25: Spring 2010

Author: Val Garrett

Plants for Dry Shade

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Plants for Dry Shade
Val Garrett

Ryarsh Village Hall was full to capacity and a sea of eager, expectant faces greeted Kevin Hughes as he stepped forward. Somewhat sheepishly he said that he must start with a confession. We held our breath. Had he perhaps brought the wrong lecture? Worse still, no lecture? No, but the plant list, copies of which we now clutched like holy texts, had been printed from an uncorrected proof mistakenly sent to the printer, so was full of spelling mistakes. Furthermore, he was having considerable trouble getting his website up and running, so that wasn’t currently operational either.

We relaxed visibly, and then we were off, trying to keep up with him on a voyage of discovery that contained many surprises and shattered not a few cherished illusions.

Firstly, dry shade should be regarded as an opportunity, rather than a disadvantage! There are, of course, various causes of dry shade: the soil itself could be very free draining, such as sand or gravel; it could be full of the roots of large trees; there could be buildings or other plants creating a dry, shady area. And it is a myth that digging in organic matter will improve moisture retention as, especially on acid soil, any moisture will quickly be taken up by large plant roots and what’s left will become water repellent and actually deflect rain, thus compounding the problem. Even worse is mulching the surface with organic matter since this layer will merely absorb the moisture, or form a cap, and prevent it penetrating to where it is needed. A layer of leaf litter, on the other hand, is an excellent addition, as it will allow any moisture to pass through, it won’t form a cap, it will suppress weeds and will rot down gradually to improve the soil.

Many plants we think of as drought tolerant, such as Mediterranean plants, only become so once established, so if you’re prepared to nurture and water things for the first couple of years, they will often thrive in this most unlikely environment, especially spring-flowering plants, which will be getting the rain early in the season when they need it and will be dormant during the summer, when the tree canopy is creating shade and drought. Plants may not grow as big, but they may do surprisingly well. Helleborus argutifolius, for example, is much more resistant to black spot, while H. cyclophyllus and H. vesicarius always rotted, until Kevin tried planting them in heavy clay amongst the roots of oak trees, where they are now naturalising.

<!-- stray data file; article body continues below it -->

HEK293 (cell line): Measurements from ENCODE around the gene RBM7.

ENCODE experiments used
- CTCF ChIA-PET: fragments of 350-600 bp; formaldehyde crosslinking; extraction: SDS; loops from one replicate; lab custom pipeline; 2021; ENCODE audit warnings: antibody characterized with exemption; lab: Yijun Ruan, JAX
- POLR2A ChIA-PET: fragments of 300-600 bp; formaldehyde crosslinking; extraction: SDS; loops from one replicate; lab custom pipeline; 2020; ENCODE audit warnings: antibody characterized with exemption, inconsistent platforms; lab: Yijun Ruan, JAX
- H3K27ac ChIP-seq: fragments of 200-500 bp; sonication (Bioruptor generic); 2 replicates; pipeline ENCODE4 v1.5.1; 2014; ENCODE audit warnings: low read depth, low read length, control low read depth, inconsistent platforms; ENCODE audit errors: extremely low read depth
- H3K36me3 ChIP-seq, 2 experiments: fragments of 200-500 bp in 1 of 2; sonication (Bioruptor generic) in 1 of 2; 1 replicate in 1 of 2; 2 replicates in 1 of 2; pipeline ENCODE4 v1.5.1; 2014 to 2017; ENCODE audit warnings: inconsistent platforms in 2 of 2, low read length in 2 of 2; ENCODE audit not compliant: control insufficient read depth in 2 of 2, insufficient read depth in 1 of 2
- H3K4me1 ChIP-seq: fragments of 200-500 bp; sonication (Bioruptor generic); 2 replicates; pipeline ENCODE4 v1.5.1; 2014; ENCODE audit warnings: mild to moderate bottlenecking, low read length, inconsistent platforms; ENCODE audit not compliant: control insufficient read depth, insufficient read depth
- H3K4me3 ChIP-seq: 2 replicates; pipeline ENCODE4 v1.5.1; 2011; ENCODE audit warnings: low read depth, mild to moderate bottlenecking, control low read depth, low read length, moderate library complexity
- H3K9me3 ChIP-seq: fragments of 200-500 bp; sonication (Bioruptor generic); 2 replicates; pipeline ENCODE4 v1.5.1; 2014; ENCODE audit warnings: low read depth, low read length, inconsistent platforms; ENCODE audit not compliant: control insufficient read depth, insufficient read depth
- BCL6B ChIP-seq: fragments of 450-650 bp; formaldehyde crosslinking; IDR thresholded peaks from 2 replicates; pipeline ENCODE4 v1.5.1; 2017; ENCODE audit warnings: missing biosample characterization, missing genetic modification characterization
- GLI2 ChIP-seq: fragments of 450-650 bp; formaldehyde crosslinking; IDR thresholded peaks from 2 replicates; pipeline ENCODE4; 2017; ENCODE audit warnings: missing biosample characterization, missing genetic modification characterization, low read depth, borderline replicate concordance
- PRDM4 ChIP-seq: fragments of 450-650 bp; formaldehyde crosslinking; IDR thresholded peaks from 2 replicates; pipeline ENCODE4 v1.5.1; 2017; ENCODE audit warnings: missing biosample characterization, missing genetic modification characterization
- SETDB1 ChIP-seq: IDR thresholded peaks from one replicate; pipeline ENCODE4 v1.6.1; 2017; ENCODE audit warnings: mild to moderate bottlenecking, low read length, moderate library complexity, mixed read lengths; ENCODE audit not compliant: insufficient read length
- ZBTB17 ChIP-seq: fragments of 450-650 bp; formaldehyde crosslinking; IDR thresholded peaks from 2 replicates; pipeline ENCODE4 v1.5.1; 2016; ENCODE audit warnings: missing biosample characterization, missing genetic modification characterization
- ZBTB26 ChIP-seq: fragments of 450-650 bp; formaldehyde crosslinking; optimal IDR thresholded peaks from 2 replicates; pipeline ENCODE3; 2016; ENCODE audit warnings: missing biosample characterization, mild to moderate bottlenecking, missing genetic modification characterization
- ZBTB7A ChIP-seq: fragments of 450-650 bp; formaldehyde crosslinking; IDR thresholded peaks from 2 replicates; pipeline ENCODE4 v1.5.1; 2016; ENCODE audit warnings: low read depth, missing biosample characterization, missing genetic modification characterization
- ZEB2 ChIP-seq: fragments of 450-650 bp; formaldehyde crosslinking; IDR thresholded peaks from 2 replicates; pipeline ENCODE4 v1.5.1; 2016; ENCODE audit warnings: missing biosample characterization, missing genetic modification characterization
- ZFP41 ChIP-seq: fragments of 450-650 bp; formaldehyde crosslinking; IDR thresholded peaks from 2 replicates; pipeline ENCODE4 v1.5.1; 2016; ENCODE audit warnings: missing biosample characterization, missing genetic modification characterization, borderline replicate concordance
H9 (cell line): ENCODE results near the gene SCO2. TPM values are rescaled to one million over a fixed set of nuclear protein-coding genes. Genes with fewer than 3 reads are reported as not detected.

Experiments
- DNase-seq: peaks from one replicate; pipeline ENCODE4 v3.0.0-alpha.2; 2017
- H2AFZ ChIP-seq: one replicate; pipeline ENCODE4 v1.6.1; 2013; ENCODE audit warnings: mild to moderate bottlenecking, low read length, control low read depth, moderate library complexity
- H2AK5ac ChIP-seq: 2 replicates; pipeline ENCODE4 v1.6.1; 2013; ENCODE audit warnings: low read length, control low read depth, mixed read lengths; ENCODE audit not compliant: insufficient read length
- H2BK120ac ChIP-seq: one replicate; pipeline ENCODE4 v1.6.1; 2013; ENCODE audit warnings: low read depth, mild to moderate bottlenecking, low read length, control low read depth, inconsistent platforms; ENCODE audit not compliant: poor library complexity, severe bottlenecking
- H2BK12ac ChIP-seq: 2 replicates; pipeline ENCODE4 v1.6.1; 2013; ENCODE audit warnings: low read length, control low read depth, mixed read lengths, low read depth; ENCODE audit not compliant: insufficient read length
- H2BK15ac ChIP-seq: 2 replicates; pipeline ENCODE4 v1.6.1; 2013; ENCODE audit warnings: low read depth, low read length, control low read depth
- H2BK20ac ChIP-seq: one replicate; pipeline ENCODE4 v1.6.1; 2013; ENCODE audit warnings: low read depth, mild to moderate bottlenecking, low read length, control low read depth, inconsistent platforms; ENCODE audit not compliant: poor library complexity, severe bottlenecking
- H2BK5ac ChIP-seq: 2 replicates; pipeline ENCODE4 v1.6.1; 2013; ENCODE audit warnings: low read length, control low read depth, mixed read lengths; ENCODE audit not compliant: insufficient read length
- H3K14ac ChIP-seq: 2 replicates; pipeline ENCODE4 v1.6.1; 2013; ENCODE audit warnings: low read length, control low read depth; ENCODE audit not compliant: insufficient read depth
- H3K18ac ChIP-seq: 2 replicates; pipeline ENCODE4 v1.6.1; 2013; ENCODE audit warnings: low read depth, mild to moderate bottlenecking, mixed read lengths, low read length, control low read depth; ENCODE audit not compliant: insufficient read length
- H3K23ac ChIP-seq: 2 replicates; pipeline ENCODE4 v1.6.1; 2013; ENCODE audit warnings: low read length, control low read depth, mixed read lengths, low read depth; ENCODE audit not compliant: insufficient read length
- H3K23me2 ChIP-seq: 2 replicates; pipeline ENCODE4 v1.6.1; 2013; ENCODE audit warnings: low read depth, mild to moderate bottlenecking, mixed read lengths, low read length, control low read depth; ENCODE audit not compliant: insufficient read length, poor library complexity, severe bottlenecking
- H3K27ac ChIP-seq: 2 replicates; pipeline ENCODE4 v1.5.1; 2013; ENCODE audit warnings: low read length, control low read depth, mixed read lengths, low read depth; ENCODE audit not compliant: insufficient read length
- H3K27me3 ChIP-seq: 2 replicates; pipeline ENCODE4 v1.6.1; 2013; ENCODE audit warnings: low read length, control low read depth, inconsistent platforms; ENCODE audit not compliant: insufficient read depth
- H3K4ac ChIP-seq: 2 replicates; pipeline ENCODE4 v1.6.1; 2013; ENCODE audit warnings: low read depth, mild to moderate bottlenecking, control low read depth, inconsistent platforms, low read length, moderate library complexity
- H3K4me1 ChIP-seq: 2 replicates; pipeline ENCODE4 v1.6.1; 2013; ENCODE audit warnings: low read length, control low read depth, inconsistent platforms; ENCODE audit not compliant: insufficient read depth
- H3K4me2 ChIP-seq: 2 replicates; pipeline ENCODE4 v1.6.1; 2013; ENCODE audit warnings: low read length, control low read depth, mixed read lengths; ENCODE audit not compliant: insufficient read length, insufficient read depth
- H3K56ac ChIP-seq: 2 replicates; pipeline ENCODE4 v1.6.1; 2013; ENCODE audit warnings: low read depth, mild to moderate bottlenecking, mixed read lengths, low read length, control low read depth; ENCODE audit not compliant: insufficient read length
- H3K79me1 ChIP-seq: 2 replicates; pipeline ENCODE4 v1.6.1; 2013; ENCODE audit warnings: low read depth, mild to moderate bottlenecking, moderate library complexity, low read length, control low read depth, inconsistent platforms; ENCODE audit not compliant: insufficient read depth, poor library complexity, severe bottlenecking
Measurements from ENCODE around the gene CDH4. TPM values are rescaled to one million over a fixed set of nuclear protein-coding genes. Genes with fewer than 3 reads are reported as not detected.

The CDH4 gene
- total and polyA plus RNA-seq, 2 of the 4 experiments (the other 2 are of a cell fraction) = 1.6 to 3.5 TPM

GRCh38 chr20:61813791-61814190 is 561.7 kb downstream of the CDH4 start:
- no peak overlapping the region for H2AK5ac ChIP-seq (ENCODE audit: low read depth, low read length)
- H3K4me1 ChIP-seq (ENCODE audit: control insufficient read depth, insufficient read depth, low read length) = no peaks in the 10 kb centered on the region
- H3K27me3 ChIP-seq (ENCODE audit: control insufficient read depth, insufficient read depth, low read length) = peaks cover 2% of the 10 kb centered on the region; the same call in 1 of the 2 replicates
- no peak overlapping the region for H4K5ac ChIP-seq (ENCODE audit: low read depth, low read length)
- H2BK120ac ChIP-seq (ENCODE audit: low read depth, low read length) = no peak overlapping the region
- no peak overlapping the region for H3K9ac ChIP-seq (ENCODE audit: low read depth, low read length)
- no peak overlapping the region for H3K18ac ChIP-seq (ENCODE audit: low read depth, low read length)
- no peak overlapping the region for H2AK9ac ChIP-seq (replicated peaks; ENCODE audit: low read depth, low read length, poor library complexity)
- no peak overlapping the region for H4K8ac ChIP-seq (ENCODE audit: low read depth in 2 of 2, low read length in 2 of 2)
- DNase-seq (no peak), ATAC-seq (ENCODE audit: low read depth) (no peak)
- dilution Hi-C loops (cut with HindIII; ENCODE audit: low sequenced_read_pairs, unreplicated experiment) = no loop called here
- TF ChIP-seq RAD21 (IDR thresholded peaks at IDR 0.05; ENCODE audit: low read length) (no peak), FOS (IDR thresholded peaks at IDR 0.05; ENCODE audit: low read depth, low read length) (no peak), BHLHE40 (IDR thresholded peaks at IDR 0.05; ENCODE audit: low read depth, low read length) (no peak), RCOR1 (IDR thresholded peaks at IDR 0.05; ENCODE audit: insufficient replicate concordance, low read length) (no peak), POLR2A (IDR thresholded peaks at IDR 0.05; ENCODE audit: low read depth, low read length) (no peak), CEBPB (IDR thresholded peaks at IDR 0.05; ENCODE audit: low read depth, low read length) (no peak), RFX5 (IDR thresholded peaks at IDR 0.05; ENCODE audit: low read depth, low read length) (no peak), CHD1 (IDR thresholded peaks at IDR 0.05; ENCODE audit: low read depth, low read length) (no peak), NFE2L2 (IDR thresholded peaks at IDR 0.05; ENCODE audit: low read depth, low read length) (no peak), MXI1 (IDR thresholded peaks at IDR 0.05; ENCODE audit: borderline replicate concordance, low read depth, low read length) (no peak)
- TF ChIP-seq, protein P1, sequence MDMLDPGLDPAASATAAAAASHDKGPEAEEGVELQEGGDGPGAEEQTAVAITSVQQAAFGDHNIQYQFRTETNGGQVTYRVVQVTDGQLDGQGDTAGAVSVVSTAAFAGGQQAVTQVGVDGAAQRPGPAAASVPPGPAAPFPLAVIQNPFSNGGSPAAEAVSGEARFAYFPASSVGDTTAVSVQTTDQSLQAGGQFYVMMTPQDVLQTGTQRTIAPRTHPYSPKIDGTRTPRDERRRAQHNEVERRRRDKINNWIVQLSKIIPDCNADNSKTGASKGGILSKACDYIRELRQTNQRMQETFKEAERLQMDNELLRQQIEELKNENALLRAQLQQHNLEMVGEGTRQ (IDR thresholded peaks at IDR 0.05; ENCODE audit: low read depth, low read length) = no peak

Cyclamen coum, which always tend to be planted more or less on the surface of the soil, in fact do much better if planted at a depth of at least two inches, and they should never be planted too close to C. hederifolium, which will quickly take over and smother them.
Sarcococcas are ideal, being shade-tolerant anyway, but do need nurturing at first and feeding with tomato fertilizer. Try the Roy Lancaster introduction, Sarcococca orientalis. At Spinners, Kevin grew camellias in dry, gravelly shade, and he’s even found a drought-tolerant willow, Salix hookeriana, from the US, which has the advantages of being good for wildlife and not seeding around prolifically.
The list of suitable spring-flowering favourites seemed endless, as long as they received lots of TLC in the first couple of years. Even Erythroniums, which I’d thought of as ‘difficult’ and requiring rich, moisture-retentive soil, will thrive in gravelly, rooty soils, so long as they can get established and are planted sufficiently deeply, about six inches for optimum flowering. Erythronium ‘White Beauty’? “Easy-peasy,” says Kevin. But avoid the Chinese species of epimedium (except E. franchetii ‘Brimstone Butterfly’) as they are weakened by being defoliated, and brunnera, unless the soil is fairly fertile -and watch out for slugs! Lilium pyrenaicum, which rots in moist, fertile soil, does well in the rooty gravel bank, as does L. monadelphum.

For a climber, try the May-flowering, mildew-resistant Lonicera sempervirens. For a small tree or shrub, the evergreen Magnolia laevifolia, floriferous, lemon-scented, then graced with a profusion of red berries. Or Daphniphyllum, a large, graceful shrub with red new growth and black berries in autumn. For acid soils, there are various rhododendrons, particularly those from the Eastern United States, such as R. prunifolium, in flower from May to August. For brilliant autumn colour, the fothergillas, especially F. gardenii ‘Blue Mist’ and F. x intermedia ‘Blue Shadow’, are hard to beat and, once established, they are truly drought resistant. Kevin had even found a hydrangea that will perform in dry, though not the driest, shade and was also frost-resistant: Hydrangea paniculata, ‘Limelight’ the recommended variety.

For autumn there are the sasanqua camellias, perfumed and of graceful habit, hollies, particularly Japanese hollies, the spindleberry, hardy bromeliads, Viola canadensis, colchicums, not our floppy native but those from Greece and Turkey, nerines and Cyclamen hederifolium. And Kevin’s favourite shrub, Salix bockii. Very attractive, growing only to about five feet, it flowers from August until the first frosts and is “the Brad Pitt of the willow world because of its pulling power for bees and other insects!”
I was one of many, I’m sure, who left the meeting feeling much more positive about the possibilities of the dry, shady area in the lee of my boundary hedge and determined to see it as an advantage, rather than a bane.

First published in the Kent Group Newsletter Winter 2008
and subsequently in Cornucopia Issue 25.
© Copyright for this article: Val Garrett

This article was taken from a copy of Cornucopia that was published in 2010. You could be reading these articles as they are published to a national audience, by subscribing to Cornucopia.

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